Is Dental Fluoride Treatment Safe, Poisonous? Fluoride Teeth Benefits, Side effects

Fluoride is a type of chemical that is naturally found in soil, foods, and water, and is sometimes synthesized in order to be added to several chemical products, and also drinking water. Once you hear about fluoride, you automatically associate it with tooth protection and products for dental hygiene, such as mouthwash and toothpaste. Even though information about fluoride is readily available, you may find yourself asking: Is dental fluoride safe or poisonous? How can it prevent dental caries? Continue reading, and you will find out the answers to these questions.

Once it is used properly, dental fluoride is not only considered to be safe, but it is also a very effective tool used to prevent tooth decay. Nevertheless, being exposed to very high levels of dental fluoride for an extended period is definitely poisonous. If you have been exposed to a lot of dental fluoride for too long, you will most likely develop dental fluorosis, which is a discoloration of the enamel of the teeth. Additionally, a lifetime of being exposed to high levels of dental fluoride, will eventually lead to joint pain and stiffness (skeletal fluorosis) and bone weakening.

In very extreme cases where an individual takes in too much dental fluoride, toxicity and even death may occur. It is possible for you to overdose on fluoride, more so a child who eats a tube full of toothpaste. Symptoms that will indicate if you or a child has overdosed on fluoride are: convulsions, tiredness, faintness, shallow breathing, watery eyes, salivation, stomach pain, diarrhea, vomiting blood, and nausea.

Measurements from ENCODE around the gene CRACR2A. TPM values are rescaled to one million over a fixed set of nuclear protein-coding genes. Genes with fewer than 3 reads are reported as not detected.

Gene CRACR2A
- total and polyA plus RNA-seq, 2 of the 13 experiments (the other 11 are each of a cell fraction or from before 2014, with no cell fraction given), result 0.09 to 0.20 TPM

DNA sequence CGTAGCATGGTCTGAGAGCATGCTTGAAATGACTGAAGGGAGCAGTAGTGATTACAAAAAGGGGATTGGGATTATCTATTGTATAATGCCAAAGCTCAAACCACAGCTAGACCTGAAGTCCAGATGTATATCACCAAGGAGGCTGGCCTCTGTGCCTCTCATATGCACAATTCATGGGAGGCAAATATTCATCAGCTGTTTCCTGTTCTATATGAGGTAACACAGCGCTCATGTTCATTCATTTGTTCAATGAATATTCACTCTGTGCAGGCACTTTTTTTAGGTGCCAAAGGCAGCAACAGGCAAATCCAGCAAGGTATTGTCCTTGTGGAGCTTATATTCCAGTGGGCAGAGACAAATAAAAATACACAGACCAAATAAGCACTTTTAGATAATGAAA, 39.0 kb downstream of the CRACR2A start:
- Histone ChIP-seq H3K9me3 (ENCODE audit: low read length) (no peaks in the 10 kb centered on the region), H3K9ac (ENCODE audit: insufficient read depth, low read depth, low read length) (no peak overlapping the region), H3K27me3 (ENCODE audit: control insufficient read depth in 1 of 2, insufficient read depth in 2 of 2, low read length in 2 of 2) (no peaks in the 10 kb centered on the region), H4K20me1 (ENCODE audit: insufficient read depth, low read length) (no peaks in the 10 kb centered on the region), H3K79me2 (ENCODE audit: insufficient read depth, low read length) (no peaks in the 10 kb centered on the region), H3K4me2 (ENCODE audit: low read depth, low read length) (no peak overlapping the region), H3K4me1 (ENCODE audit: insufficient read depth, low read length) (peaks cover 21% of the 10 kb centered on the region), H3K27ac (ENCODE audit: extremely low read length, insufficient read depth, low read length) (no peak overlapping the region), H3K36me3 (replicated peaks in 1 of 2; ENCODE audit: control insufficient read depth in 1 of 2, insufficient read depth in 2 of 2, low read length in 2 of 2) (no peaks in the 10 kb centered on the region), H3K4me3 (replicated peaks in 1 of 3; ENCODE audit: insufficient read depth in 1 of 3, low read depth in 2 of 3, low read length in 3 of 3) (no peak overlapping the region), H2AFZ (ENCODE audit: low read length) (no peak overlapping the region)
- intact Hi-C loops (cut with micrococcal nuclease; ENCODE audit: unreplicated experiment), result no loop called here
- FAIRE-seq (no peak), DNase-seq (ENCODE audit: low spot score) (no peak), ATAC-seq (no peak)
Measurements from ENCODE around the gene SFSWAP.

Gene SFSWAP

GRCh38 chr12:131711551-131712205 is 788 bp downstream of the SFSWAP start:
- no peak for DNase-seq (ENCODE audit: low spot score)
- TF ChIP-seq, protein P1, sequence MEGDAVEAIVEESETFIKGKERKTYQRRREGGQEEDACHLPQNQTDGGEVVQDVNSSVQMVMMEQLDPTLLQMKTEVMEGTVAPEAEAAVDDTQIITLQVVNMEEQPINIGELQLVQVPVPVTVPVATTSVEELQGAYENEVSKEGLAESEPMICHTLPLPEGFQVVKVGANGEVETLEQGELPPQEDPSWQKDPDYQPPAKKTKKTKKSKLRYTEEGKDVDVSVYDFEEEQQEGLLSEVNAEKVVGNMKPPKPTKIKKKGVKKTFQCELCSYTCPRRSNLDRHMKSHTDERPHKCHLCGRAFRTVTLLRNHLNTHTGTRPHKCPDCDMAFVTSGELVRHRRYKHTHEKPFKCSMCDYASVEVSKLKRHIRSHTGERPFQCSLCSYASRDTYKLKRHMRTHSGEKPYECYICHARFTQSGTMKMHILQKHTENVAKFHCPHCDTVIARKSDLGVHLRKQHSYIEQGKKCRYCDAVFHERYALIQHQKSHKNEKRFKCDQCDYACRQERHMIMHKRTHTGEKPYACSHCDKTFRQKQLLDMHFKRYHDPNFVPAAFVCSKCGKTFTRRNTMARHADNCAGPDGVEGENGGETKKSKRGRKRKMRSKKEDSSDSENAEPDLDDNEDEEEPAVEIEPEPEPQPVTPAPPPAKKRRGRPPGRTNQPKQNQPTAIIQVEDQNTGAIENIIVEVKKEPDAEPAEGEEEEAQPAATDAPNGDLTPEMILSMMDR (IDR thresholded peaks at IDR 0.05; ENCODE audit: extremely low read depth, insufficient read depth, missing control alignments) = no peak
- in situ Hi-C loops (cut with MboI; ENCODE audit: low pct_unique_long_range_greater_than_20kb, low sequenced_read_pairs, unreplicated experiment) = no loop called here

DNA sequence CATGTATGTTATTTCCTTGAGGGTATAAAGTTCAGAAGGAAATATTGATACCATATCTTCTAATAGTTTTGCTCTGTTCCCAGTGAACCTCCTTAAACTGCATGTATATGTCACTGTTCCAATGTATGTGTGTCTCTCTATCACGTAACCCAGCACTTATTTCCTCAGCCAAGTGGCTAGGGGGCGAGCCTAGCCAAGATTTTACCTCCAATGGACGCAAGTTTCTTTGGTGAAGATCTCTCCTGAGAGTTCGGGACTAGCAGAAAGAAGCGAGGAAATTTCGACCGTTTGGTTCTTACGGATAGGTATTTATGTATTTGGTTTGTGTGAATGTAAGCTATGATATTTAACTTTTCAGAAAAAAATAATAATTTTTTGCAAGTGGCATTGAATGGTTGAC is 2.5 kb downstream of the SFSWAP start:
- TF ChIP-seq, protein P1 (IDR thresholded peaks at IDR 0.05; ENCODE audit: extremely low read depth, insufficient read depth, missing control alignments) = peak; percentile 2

One of the best benefits of dental fluoride is that it helps to protect your teeth from dental caries. There are two ways in which this is done. When sugars and bacteria combine in your mouth, the combination produces acid which damages your teeth by eroding the enamel. Dental fluoride protects the teeth by breaking down the acid that is produced. If acid has already damaged your teeth, fluoride will help to strengthen your teeth enamel. Keep in mind that although fluoride is very helpful in preventing dental caries, but if you already have a cavity, dental fluoride will no longer help that particular tooth.

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